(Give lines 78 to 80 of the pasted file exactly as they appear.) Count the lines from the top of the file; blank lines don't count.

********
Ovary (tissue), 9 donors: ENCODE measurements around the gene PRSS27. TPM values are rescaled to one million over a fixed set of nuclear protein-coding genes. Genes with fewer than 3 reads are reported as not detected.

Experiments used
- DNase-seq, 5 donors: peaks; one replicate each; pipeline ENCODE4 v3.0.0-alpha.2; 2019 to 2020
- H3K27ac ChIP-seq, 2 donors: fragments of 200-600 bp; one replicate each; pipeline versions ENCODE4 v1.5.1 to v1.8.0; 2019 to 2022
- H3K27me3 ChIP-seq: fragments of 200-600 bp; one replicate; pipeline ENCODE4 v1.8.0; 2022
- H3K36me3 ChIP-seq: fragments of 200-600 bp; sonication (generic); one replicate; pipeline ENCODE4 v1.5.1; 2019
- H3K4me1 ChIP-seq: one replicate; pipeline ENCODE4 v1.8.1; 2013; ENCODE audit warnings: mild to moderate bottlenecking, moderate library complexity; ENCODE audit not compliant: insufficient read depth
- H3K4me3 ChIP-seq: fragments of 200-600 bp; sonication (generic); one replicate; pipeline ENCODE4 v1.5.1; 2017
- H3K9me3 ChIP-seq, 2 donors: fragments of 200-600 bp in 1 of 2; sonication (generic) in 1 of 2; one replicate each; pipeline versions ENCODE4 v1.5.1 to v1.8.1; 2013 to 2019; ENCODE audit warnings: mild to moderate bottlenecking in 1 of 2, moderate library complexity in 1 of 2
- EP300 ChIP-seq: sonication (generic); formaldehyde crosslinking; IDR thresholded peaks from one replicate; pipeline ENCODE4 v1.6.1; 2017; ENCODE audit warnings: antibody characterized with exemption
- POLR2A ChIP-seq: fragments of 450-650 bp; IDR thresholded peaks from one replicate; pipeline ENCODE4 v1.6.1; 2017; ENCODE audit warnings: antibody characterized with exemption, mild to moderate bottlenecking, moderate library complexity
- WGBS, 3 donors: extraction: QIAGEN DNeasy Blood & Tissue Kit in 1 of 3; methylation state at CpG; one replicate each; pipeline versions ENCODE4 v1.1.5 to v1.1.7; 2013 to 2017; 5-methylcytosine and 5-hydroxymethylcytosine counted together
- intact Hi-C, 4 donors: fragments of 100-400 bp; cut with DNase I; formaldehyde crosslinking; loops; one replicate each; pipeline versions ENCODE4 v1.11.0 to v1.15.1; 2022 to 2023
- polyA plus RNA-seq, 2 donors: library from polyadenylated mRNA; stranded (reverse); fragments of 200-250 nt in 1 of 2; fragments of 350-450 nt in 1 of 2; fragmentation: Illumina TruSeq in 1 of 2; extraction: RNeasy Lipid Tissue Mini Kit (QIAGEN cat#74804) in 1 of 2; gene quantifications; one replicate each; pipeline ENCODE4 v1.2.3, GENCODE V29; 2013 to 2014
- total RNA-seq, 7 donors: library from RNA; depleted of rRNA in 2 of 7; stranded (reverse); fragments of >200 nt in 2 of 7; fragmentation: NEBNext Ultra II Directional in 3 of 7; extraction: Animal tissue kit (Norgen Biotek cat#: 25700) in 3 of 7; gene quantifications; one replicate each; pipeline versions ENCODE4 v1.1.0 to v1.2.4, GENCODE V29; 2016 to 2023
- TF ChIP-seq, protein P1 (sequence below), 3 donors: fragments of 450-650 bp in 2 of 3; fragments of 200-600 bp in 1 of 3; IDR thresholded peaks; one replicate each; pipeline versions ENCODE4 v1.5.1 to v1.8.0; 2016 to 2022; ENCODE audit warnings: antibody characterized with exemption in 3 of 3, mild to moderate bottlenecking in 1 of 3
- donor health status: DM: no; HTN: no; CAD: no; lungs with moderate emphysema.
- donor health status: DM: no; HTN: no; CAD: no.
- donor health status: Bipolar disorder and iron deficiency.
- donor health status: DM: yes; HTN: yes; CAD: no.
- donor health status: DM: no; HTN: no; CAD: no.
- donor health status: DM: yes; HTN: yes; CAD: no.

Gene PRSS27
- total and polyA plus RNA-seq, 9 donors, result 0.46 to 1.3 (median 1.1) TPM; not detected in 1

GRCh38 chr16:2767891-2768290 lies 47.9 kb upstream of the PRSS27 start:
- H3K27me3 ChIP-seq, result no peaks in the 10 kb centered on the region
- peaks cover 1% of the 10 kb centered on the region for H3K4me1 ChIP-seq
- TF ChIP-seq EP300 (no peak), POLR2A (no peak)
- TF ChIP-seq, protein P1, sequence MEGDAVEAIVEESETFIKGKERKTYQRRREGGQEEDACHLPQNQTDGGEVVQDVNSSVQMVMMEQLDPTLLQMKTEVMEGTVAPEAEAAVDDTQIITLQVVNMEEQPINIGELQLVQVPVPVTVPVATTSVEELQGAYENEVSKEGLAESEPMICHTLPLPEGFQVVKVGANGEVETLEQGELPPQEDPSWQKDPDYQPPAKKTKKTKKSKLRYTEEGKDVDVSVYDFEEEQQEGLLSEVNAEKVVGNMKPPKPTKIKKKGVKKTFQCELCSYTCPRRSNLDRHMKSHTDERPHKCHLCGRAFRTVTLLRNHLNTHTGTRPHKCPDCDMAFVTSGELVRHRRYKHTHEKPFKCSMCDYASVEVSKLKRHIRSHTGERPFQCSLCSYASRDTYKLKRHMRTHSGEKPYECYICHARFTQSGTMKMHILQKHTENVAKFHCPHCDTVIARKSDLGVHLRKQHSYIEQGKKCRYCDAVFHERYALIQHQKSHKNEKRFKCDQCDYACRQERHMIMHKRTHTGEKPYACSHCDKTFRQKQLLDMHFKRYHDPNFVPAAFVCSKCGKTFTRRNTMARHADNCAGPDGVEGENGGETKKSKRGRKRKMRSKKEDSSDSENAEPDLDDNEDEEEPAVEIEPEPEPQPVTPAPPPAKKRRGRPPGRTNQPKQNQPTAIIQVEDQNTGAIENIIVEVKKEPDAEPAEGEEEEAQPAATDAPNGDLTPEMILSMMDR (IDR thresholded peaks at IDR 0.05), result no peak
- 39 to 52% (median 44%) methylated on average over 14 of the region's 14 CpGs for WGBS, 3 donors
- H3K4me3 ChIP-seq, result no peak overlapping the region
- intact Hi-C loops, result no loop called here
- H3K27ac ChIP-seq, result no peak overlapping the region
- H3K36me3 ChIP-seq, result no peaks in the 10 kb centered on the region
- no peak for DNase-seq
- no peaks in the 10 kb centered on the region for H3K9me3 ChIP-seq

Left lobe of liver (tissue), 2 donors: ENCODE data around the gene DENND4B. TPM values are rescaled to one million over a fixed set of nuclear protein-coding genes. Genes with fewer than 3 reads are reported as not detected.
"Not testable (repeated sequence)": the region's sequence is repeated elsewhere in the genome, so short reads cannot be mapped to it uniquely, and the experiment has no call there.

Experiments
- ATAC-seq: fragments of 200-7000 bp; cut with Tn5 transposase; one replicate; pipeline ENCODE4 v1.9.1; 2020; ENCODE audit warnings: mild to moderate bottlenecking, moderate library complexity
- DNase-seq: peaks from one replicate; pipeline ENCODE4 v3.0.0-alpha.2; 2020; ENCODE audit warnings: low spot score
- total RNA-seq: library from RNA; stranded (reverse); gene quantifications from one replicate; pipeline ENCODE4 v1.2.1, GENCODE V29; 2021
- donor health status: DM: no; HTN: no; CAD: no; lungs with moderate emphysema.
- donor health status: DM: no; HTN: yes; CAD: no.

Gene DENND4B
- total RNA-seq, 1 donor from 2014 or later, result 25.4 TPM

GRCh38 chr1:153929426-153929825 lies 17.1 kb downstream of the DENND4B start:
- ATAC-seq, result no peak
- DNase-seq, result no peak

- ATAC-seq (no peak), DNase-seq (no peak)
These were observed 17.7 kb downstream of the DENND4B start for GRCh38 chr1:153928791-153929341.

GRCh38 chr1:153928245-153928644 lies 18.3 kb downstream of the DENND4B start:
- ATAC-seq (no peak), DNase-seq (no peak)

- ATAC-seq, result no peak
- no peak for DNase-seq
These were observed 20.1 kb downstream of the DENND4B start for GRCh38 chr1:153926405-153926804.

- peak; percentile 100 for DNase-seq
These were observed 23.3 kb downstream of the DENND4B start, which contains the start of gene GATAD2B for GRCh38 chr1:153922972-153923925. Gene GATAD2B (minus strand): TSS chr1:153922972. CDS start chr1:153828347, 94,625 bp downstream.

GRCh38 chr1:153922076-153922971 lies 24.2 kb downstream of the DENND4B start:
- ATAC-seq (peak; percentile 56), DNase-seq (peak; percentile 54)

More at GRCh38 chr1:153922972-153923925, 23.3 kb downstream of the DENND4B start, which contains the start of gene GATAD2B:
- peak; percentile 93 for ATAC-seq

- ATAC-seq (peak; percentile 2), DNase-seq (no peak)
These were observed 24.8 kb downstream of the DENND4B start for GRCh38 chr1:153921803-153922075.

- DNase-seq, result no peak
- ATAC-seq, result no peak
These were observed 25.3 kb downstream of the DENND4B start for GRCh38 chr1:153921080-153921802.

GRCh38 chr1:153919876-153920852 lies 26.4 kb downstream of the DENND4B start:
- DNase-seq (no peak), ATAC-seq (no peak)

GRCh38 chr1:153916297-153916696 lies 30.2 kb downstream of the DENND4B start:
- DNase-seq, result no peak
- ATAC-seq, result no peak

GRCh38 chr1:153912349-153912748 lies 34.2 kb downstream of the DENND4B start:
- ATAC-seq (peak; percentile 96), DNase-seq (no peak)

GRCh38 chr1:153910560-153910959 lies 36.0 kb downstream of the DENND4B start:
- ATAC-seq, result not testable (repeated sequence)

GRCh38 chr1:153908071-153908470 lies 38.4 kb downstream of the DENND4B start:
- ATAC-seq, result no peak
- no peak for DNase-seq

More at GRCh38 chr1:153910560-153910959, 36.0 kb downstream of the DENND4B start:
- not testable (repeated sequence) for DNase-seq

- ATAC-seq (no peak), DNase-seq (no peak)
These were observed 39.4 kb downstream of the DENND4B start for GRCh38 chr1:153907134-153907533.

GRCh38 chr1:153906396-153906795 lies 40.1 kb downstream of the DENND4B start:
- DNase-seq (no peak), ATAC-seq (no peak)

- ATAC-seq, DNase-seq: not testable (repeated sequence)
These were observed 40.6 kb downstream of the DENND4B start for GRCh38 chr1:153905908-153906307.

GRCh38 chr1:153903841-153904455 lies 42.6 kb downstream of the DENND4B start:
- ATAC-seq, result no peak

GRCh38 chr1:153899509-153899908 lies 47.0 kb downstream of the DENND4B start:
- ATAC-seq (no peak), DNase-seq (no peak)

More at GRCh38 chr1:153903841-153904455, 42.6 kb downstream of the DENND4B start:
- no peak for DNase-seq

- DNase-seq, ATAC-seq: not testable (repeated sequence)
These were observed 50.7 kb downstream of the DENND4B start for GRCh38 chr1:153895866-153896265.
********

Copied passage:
- ATAC-seq, result no peak
- no peak for DNase-seq

More at GRCh38 chr1:153910560-153910959, 36.0 kb downstream of the DENND4B start: